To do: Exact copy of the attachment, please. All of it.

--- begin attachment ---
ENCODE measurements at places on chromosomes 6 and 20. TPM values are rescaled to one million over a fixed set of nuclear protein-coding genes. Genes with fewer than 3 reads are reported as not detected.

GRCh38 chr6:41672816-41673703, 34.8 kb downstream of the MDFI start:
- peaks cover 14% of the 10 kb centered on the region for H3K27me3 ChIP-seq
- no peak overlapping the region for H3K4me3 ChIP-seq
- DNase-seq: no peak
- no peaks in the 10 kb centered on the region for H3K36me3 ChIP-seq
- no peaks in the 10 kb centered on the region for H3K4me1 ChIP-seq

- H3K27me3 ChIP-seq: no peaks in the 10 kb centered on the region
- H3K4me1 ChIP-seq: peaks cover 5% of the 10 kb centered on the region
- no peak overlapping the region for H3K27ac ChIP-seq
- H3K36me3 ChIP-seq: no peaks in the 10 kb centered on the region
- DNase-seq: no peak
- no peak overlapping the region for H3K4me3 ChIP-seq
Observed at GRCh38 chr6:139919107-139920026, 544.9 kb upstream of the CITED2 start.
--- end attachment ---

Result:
ENCODE measurements at places on chromosomes 6 and 20. TPM values are rescaled to one million over a fixed set of nuclear protein-coding genes. Genes with fewer than 3 reads are reported as not detected.

GRCh38 chr6:41672816-41673703, 34.8 kb downstream of the MDFI start:
- peaks cover 14% of the 10 kb centered on the region for H3K27me3 ChIP-seq
- no peak overlapping the region for H3K4me3 ChIP-seq
- DNase-seq: no peak
- no peaks in the 10 kb centered on the region for H3K36me3 ChIP-seq
- no peaks in the 10 kb centered on the region for H3K4me1 ChIP-seq

- H3K27me3 ChIP-seq: no peaks in the 10 kb centered on the region
- H3K4me1 ChIP-seq: peaks cover 5% of the 10 kb centered on the region
- no peak overlapping the region for H3K27ac ChIP-seq
- H3K36me3 ChIP-seq: no peaks in the 10 kb centered on the region
- DNase-seq: no peak
- no peak overlapping the region for H3K4me3 ChIP-seq
Observed at GRCh38 chr6:139919107-139920026, 544.9 kb upstream of the CITED2 start.